Punk-Rocker Rob Lynch took time out between November 2012 and August 2013 to record tracks in Philadelphia with Shane Henderson (Valencia) and Hoxton, East London with Sam Duckworth (Get Cape. Wear Cape. Fly), that would go on to make up his full-length album. The result has been an honest and intimate record, which fans and any music lover will grow to love. A short, but sweet intro with ‘31/32’, which encompasses a sense of hope, especially with the live audience backing. Lynch sets the tone for a welcoming album, and one filled with honesty and hope. Rob has commented on the opener himself and said: “[it is] a call to arms about enjoying the moment we’re living in.”
Continuing on ‘Broken Bones’ and ‘My Friends and I’, carries the optimism over, with jolly chanting and raw strings amongst a simple beat – but it is the simplicity of the lyrics and the ingenuity of the set up. Lynch manages to accumulate something special in each track in his sound. To sing about the things we all feel, and of course, have all heard about before. But he does so in a way that gives the ordinary a fresh vibe. Similar traits and sounds of Frank Turner, who will get you bopping along, singing his lines in unity, lines both of sad realism but a striving hope for the better.
‘Whiskey’, which is also Lynch’s newest single, includes a more sentimental tone. On talking about the latest track Rob said: “This is a song about a night my father and I had together where we drank too much whiskey and played each other our favourite songs…He died when I was 21, and when I first went to visit him in hospital, I was walking down the corridor towards his ward and I could hear him telling the other patients around him the story about that night we had.” Not only does he attempt to connect to others through his music, but like many true,brave musicians he shares his own heartache and personal stories too.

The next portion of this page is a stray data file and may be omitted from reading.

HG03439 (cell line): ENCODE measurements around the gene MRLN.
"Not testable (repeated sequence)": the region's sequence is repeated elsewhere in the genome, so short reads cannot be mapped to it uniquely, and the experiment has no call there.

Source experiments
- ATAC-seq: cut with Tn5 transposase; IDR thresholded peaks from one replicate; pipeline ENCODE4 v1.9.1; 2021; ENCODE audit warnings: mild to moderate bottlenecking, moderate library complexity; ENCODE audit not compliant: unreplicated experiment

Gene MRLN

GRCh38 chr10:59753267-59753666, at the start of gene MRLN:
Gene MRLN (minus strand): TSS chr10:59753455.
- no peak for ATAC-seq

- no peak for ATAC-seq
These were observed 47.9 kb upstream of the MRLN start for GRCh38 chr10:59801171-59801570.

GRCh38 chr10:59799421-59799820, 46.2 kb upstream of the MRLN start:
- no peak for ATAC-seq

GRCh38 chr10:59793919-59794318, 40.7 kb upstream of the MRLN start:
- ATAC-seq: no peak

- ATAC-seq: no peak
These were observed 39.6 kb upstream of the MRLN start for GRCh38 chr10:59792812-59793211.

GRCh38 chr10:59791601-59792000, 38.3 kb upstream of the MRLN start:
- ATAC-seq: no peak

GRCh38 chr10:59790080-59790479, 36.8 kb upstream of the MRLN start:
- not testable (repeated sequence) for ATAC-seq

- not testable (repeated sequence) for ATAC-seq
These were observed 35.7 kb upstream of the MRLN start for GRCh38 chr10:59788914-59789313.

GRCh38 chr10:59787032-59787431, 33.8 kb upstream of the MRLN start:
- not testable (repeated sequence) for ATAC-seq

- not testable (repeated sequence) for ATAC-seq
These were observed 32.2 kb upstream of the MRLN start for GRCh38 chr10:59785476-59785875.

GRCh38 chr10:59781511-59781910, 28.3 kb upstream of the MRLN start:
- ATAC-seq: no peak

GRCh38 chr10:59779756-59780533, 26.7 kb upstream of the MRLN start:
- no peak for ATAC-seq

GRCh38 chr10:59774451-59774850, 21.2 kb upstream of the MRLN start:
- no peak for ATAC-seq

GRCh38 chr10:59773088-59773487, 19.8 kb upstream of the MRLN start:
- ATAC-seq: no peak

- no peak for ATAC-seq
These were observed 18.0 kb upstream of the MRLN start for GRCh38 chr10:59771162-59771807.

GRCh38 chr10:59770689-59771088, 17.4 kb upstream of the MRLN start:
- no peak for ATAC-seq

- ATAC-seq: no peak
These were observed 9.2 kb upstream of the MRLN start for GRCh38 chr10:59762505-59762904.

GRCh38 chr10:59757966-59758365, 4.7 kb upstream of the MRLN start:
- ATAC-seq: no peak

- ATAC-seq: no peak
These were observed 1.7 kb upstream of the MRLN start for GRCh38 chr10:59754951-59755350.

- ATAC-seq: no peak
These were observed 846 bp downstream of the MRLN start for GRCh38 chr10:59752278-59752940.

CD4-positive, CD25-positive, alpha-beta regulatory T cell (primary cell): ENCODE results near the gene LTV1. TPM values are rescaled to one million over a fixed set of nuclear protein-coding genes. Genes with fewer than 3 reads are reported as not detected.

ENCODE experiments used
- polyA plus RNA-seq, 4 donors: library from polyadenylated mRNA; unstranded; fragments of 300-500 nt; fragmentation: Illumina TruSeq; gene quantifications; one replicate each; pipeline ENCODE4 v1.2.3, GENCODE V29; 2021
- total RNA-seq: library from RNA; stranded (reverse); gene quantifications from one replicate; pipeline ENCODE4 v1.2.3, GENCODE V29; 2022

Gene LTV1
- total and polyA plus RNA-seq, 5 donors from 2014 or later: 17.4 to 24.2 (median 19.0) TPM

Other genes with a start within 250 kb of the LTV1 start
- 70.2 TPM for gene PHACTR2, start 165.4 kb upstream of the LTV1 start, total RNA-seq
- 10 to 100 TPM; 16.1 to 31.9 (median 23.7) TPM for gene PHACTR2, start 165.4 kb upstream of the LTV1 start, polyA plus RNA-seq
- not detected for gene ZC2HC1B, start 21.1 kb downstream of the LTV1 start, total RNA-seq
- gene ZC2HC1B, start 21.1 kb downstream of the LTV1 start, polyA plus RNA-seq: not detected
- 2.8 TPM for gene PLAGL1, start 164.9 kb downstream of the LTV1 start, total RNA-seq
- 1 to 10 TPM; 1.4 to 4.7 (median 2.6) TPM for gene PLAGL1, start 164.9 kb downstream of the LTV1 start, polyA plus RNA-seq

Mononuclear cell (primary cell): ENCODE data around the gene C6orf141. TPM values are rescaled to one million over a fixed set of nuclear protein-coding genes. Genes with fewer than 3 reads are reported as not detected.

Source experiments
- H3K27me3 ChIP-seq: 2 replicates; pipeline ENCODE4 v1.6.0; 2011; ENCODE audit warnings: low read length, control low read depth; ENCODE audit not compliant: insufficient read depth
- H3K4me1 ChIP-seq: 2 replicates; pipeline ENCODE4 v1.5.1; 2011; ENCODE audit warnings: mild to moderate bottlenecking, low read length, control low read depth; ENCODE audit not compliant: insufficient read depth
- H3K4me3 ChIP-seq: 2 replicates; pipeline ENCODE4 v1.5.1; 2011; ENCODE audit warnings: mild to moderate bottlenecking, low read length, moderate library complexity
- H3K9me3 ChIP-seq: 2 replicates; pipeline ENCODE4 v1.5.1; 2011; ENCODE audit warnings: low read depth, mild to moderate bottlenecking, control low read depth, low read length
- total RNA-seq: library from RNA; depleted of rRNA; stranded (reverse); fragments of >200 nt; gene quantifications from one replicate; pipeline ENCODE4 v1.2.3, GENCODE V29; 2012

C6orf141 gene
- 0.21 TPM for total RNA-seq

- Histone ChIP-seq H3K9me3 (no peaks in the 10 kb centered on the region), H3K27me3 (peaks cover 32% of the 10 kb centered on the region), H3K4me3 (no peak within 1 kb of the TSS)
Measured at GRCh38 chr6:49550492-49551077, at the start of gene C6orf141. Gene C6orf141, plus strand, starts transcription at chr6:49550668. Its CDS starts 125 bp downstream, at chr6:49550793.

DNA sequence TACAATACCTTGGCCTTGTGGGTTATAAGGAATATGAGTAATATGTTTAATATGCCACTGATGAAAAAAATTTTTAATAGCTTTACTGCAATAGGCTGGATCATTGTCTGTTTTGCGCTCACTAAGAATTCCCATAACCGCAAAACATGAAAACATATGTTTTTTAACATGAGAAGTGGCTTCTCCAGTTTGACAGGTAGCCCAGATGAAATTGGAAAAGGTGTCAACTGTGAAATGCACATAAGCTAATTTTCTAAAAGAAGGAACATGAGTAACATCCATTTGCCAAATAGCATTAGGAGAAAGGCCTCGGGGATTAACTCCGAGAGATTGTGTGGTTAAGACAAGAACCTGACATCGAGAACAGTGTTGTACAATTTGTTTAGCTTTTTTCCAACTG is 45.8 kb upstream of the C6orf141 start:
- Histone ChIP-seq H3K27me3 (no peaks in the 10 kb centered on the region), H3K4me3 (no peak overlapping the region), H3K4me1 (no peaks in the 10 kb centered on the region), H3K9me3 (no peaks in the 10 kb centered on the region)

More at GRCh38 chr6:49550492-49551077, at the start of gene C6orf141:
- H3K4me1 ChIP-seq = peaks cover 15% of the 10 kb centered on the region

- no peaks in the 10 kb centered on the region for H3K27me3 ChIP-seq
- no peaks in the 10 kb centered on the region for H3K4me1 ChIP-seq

Following on, ‘True Romance’ is another example of a new spin on the old, instead of a clichÃƒ© acoustic love song, we have a reflection on the inner emotions we have when falling in love. And, played out wonderfully through a delicate melody. Similarly, ‘Stamford’ roams a tale of nostalgia for home, a great track that would join in a live crowd harmoniously.
‘Some Nights’ is probably one of the best thought out tracks, a song that is quite clearly universal to everyone. You’ve been warned: it may bring you to tears! The piano accompaniment, really adds to the strength of such a powerful song, one you won’t be forgetting for a while.
Whilst ‘Feeling Good’ is a wonderful track that will relate to many listeners once more. One that still replies on the acoustic, but still pulls between the negative realism and the real positivity that one can find still. A literal feel good song, quite aptly named we think. Furthermore, ‘Medicine’ introduces a lovely harmonica touch seeping through that heightens the emotion that surrounds Lynch’s music. A track that quite accurately describes the mission of his music, for music, and Rob’s especially can be our medicine.
We appreciate Rob Lynch a lot for his time and dedication to releasing an echo of many people’s thoughts on simply trying to live. The core strain of the void, and horrors we face, ‘Widow’ captures this, and we are grateful for his music. An incredibly strong album, and a true artist to dedicate listening and living time to. All These Nights In Bars Will Somehow Save My Soul is an album that tells many a story of sadness and regret but always with an underlying sense of positivity and hope.